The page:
The 1913 Dublin lock-out, the largest industrial dispute in Irish history involving 20,000 desperately poor workers who desired the right to form trade unions, is one of those moments written out of history. In Ireland, Unionist and Nationalist politicians in 1913 wanted no distractions from the question of whether or not Ireland would become independent; in Britain, politicians were preoccupied with the growing tensions in Europe, and, so, Dublin workers did not feature in the major debates.
Poverty in Dublin was extreme, tens of thousands living in appalling tenement accommodation, infant mortality running at 142 per 1,000 births (i.e. one baby in seven died), tuberculosis being rife in the poor districts; what is surprising is that the unrest was not greater. While the workers’ hopes for better pay and conditions were to be unfulfilled, the principle of being allowed to organize was at least established.
It might have been expected that working class people would have been able to build on the experience of the lock-out, to have ensured that in the new Ireland that came in 1922, the working classes would not be overlooked. The constitutional question had been settled by Irish independence, now there was the opportunity to deal with the types of political issue that were paramount in most European countries. Instead, the 1921 Treaty brought a civil war and the formation of pro- and anti-treaty parties. Working class people organized, but never achieved the level of influence necessary to ensure the issues affecting them were addressed.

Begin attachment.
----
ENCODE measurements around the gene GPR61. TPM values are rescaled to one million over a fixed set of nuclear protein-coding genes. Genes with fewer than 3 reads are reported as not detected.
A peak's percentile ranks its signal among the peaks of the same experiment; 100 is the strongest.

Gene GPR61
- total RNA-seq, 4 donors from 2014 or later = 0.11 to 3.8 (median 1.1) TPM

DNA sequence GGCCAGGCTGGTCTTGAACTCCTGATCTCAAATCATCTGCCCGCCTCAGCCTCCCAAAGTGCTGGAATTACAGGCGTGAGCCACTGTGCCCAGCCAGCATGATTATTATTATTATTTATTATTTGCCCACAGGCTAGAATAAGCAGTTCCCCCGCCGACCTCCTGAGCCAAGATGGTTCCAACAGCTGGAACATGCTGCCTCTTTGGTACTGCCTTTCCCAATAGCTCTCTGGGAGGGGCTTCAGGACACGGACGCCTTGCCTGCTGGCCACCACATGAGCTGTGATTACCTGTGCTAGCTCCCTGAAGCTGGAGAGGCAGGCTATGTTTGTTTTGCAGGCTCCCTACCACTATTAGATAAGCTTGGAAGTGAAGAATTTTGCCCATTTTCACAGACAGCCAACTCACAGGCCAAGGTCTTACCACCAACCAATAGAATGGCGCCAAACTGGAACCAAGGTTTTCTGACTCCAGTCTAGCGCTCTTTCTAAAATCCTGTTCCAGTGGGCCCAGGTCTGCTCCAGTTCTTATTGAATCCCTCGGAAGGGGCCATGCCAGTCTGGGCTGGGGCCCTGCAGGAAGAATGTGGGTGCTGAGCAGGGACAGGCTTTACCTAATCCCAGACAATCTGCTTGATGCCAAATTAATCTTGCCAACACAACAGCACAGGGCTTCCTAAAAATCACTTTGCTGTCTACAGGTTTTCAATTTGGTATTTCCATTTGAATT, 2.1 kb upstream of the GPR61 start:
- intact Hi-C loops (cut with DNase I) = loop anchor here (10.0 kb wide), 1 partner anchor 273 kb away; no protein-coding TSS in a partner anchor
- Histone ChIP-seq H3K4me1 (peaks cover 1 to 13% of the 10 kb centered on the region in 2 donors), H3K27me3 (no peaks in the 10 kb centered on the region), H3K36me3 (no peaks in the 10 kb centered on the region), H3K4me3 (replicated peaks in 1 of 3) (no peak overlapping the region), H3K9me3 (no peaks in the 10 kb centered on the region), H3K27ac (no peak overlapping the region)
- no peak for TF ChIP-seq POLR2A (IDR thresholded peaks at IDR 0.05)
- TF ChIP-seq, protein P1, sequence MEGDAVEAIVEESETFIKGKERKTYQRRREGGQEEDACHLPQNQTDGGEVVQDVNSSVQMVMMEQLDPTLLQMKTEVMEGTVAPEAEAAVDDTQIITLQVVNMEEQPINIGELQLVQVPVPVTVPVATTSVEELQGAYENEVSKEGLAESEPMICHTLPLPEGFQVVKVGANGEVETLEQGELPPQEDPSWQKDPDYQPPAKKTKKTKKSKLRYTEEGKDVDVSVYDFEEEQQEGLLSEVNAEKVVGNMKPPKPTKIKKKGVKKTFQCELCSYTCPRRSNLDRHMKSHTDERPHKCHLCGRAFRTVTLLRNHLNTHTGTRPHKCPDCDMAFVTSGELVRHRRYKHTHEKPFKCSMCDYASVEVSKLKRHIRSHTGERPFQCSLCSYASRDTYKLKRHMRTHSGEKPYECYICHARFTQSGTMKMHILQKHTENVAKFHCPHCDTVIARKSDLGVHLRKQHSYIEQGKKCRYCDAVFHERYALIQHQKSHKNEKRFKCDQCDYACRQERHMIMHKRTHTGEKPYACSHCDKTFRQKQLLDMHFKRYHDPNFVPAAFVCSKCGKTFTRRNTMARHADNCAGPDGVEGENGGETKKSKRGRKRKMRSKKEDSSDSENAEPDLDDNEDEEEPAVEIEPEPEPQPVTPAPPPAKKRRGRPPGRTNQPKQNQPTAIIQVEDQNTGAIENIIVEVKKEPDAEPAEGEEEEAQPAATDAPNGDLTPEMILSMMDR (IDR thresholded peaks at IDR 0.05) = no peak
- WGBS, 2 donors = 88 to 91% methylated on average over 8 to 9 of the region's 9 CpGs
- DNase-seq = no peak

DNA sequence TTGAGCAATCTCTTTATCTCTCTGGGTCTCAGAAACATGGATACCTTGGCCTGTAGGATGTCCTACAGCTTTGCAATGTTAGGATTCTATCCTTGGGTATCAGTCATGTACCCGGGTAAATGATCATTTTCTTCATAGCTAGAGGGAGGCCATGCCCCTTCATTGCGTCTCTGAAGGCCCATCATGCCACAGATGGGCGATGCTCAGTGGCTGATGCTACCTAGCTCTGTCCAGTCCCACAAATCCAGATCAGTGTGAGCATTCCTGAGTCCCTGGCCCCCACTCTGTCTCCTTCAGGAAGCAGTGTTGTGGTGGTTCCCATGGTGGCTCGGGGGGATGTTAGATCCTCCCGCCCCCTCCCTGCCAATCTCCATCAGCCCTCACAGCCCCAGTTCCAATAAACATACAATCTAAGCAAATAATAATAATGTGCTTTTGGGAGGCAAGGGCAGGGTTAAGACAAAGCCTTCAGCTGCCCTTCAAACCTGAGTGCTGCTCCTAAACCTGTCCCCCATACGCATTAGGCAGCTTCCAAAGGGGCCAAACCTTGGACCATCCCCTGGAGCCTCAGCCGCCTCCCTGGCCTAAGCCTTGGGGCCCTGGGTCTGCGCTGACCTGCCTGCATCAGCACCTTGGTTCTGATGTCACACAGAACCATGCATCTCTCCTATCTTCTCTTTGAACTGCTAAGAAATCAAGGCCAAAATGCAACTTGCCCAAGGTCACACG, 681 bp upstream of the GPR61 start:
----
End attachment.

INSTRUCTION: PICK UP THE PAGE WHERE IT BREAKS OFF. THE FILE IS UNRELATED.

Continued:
Thirty years after the lock-out, the Dublin working classes have completely disappeared from Taioseach Éamon de Valera’s vision for Ireland. In his Saint Patrick’s day address on Radio Éireann in 1943, he articulated an aspiration for an Ireland which made no reference to city dwellers:
The Ireland which we would desire of would be the home of a people who valued material wealth only as the basis of a right living, of a people who were satisfied with frugal comfort and devoted their leisure to the things of the soul; a land whose countryside would be bright with cosy homesteads, whose fields and valleys would be joyous with the sounds of industry, with the romping of sturdy children, the contests of athletic youth, the laughter of happy maidens; whose firesides would be forums for the wisdom of old age. It would, in a word, be the home of a people living the life that God desires that men should live. For many the pursuit of the material life is a necessity. Man to express himself fully and to make the best use of the talents God has given him, needs a certain minimum of comfort and wealth. A section of our people have not yet this minimum. They rightly strive to secure it and it must be our aim and the aim of all who are just and wise to assist in that effort. But many have got more than is required and are free, if they choose, to devote themselves more completely to cultivating the things of the mind and, in particular, those that make us out as a distinct nation.
Driving through rural Ireland last night, among the homesteads, fields and valleys, on the car radio there was an RTE Radio 1 broadcast, a programme on ‘Strumpet City’, James Plunkett’s novel set against the background of Dublin from 1907-1914. In a year that marks the centenary of the lockout, it is an apt choice for Dublin’s ‘One City, One Book‘, yet listening to Plunkett’s description of the life of Rashers Tierney, it seemed nothing had been learned. A hundred years on, government tax increases and cuts bear down most heavily upon the most vulnerable, and working people have not achieved the power necessary to protect themselves.